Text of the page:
Yeah, I’m excited about the possibilities that exist with NFTs. In the same way that ebooks showed the world that a book does not have to be defined as 300 pages bound between two pieces of cloth. An NFT is going to be a tool that authors are going to be able to use, publishers, authors, actually consumers as well, to really exploit your IP well beyond just thinking about it as a book, as a bound thing. Because ebooks are made to look and feel as if, like that experience of turning pages, etc. It takes us into a whole new realm where, when you have an idea or a concept, it’s not just the ability of the transactions. On top of that, you’ve got consumers who will be able to, I bought the rights to have access to something but I don’t want it anymore. So Nick, I’m just going to tap my phone against yours and transfer that, and I get my share for selling a used product to you, but that can go back to the publisher and the author and everyone in the supply chain. So it’s kind of like, it really can help explain IP in bold new ways that can allow more people access to a piece of the pie. And I love the ability to spread the wealth around. So again, I think it’s going to be a disruptive thing for the industry. But if we pay attention to it and are open to it, we can ride that wave of disruption rather than be terrified by it.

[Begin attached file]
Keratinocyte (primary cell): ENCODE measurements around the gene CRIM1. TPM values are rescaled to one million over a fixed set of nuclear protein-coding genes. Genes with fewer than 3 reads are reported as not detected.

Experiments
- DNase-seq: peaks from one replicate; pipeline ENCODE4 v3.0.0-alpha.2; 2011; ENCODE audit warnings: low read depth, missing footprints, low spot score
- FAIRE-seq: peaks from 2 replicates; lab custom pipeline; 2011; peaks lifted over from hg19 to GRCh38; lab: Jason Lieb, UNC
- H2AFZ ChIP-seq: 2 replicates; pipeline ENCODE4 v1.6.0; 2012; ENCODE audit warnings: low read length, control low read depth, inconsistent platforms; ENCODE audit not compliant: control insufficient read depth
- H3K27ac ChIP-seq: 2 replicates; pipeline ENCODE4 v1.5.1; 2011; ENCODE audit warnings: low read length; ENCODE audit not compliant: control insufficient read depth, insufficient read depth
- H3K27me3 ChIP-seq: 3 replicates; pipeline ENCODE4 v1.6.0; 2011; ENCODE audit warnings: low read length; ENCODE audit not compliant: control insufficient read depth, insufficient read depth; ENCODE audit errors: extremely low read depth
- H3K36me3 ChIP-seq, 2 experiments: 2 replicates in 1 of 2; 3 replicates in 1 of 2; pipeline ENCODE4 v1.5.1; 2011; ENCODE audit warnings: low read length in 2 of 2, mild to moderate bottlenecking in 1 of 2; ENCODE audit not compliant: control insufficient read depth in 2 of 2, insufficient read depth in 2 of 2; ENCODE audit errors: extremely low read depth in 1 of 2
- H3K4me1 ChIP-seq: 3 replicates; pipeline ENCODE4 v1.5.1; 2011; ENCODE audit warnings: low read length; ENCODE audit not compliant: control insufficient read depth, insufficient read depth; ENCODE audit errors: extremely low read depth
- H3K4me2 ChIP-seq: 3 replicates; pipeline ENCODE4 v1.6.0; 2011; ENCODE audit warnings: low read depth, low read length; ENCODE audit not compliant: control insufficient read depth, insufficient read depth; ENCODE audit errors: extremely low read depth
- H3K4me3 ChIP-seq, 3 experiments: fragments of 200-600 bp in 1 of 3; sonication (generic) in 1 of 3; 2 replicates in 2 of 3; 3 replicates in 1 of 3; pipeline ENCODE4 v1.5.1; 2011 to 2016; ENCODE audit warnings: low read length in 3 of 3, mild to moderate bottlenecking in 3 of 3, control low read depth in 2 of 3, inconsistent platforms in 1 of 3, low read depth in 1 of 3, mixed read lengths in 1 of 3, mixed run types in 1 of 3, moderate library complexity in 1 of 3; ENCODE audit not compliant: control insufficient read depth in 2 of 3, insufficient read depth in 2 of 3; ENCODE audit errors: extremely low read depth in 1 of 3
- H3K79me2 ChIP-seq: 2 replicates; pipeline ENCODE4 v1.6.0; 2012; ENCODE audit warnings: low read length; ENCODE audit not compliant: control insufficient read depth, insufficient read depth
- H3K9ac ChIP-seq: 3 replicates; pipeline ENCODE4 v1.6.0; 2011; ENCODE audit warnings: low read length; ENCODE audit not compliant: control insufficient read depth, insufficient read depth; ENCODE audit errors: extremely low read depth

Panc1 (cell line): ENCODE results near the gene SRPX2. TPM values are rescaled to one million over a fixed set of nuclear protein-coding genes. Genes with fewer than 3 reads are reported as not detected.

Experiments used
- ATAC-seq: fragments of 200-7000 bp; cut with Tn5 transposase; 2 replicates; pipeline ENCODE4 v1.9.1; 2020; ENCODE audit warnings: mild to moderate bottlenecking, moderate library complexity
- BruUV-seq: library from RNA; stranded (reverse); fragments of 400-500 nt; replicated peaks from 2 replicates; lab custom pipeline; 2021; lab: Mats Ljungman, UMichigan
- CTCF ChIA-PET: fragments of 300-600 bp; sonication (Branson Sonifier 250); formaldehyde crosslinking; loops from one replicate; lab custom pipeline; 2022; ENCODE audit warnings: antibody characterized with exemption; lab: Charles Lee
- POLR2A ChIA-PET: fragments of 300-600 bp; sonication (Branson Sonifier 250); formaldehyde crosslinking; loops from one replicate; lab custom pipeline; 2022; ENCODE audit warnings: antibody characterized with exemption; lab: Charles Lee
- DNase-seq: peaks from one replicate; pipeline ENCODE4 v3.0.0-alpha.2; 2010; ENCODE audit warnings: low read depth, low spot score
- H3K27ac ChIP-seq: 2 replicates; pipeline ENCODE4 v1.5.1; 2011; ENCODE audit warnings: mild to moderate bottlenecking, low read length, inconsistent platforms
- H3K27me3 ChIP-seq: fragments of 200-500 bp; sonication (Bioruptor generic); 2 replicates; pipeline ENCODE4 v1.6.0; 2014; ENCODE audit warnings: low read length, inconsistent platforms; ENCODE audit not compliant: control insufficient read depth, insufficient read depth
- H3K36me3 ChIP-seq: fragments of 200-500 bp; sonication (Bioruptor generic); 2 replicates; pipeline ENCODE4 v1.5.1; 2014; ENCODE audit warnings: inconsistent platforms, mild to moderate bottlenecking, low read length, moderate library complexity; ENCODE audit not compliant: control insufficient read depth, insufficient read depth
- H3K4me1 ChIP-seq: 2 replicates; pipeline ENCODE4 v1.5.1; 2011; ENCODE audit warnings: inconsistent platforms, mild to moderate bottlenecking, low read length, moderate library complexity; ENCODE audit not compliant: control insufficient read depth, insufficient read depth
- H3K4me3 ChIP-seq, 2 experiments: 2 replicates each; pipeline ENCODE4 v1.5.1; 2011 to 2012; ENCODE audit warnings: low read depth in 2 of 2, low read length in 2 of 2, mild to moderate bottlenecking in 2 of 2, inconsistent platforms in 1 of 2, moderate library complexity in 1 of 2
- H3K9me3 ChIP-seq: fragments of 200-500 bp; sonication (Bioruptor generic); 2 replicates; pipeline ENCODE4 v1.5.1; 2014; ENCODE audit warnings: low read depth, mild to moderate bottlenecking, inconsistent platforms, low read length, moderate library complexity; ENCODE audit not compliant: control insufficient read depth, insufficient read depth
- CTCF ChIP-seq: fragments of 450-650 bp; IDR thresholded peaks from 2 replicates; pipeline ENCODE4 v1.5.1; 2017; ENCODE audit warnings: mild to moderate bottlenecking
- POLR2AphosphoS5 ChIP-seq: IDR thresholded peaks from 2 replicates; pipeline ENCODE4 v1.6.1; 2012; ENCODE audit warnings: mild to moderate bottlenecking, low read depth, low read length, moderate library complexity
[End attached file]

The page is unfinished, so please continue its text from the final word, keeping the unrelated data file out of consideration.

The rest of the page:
Nick Thacker 35:31